November, 2009

Observations from New York City

Friday, November 20th, 2009

Rebecca Chopp in New York CityThe atmosphere was electric at the beautiful, old Hudson Theatre on Broadway Wednesday night. More than 200 alumni, parents, and friends of the College engaged in lively conversation, introduced thought-provoking questions and observations, and delighted in one another's company.

We talked about what differentiates the College from other schools--what is it about Swarthmore that is, truly, unique? One alum from the Class of '57 suggested that the College sometimes tries to be "all things to all people," sounding too similar to our peers and resulting in an homogenization of Swarthmore that is neither accurate nor useful in terms of successfully telling our own "best story."

Audio: Download

I couldn't agree more. I think it is imperative that we find a way to express our distinctiveness in order to continue to attract the very best students and faculty and to become a more visible and recognizable force in higher education.

One quality about the College that stands out for me is that our students take thinking very seriously--they love to read; they love to think; they love to work. Swarthmore students ask questions about everything; their curiosity is unrelenting. And this curiosity, which is encouraged and mentored so brilliantly by our faculty, then serves as the impetus for lifelong learning among our alumni. The classroom, extracurricular, and social undergraduate experiences with learning and thinking encourage our alumni to learn throughout all phases of the life cycle.

Another potent quality at Swarthmore is our commitment to social transformation, the applied use of knowledge and passion to transform other lives, other communities, other cultures. I would love to see the College become a leader in higher education in this area.

We will continue to talk about our differentiating characteristics as the Listening Tour continues next semester. In the meantime, I welcome any and all thoughts on this or any other subject that interests you about the College and your relationship to it. Thank you for a wonderful first semester of learning and listening about this very special place.

Reflections from Boston

Thursday, November 12th, 2009

Rebecca Chopp at Fenway ParkIt was another great evening spent with new friends and many long-time supporters of the College. Our conversation in Boston covered much ground, including need-blind admissions and the admissions process more broadly, consensus--decision-making, the beauty of our physical campus, class size, interdisciplinary programs, and our ongoing work in and commitment to the City of Chester.

With respect to Chester, one of our alumni who worked there as an undergraduate wondered what current programs exist between the College and the city. Swarthmore continues the traditions of its founders in both the pursuit of academic excellence and the desire to apply what is learned in the classroom to improving the lives of others. We continue to be deeply engaged in Chester, through class work and honors seminars as well as through numerous initiatives coordinated or supported by the Lang Center. Our commitment to civic engagement also extends regionally to the city of Philadelphia and globally through summer research and efforts coordinated by the Lang Center, among others.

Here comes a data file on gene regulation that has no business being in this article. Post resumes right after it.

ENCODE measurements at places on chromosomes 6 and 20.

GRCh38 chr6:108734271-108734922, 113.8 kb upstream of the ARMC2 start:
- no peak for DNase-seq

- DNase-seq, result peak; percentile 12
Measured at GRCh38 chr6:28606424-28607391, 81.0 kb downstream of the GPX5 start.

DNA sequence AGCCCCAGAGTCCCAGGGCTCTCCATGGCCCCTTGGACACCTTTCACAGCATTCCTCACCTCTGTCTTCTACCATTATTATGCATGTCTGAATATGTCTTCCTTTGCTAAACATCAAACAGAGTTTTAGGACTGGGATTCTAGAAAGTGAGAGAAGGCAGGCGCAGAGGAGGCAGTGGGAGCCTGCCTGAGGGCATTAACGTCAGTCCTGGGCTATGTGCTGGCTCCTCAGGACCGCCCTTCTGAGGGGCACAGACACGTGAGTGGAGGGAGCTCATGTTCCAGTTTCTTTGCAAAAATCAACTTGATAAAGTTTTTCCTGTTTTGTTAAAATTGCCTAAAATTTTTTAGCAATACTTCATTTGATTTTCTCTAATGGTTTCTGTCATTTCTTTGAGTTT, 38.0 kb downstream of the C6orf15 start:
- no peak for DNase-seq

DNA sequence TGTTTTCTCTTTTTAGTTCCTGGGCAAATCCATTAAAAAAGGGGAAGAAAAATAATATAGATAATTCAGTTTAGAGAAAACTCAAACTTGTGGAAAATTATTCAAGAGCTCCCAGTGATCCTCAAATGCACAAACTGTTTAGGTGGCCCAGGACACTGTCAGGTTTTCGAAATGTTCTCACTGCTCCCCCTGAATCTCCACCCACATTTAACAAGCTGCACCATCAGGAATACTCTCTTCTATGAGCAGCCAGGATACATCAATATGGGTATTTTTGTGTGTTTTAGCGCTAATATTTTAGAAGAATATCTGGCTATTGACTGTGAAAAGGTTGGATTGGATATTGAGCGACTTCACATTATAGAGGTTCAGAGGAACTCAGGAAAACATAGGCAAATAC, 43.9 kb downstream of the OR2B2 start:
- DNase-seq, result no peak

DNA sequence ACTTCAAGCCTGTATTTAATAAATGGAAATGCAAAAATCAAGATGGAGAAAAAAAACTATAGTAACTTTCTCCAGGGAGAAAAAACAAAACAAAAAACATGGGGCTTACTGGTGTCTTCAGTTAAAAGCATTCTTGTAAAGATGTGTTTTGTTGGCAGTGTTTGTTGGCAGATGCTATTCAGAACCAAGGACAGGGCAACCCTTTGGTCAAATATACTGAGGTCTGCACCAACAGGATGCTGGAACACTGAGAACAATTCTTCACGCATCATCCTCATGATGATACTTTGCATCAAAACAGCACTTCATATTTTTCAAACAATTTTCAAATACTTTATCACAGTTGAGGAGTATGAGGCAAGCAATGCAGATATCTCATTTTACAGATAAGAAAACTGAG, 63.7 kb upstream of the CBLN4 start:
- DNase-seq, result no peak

Rebecca Chopp and a guest at the Boston eventAnother alumnus asked how we are motivating faculty to undertake interdisciplinary work and to model it because this is clearly the future direction of higher education. Our support for and growth in interdisciplinary offerings has vastly expanded and enriched our curriculum in recent years. Approximately 35 percent of our students major in the interdisciplinary fields of engineering, psychology, and the sciences. Our faculty recently approved new guidelines for faculty appointments suggesting that the contribution to interdisciplinary studies be a factor in all new appointments. Although not a requirement, it will be a strong consideration.

The new guidelines also stipulate that faculty consider the possibility of Tri-College interdisciplinary partnerships in all requests for additions to academic departments. This holds great promise for the expansion of our Tri-Co collaboration with Haverford and Bryn Mawr, and there are opportunities to expand upon our relationship with Penn faculty, as well.

Finally, the size and nature of the intellectual community at Swarthmore is such that faculty and students often interact with one another across disciplines, in ways both formal and informal. You might find a poet talking to a physicist or a neuroscientist sharing research findings with a linguist. The inherent intellectual curiosity of our faculty and students guarantees that interdisciplinary work will not merely exist but will grow and thrive at the College.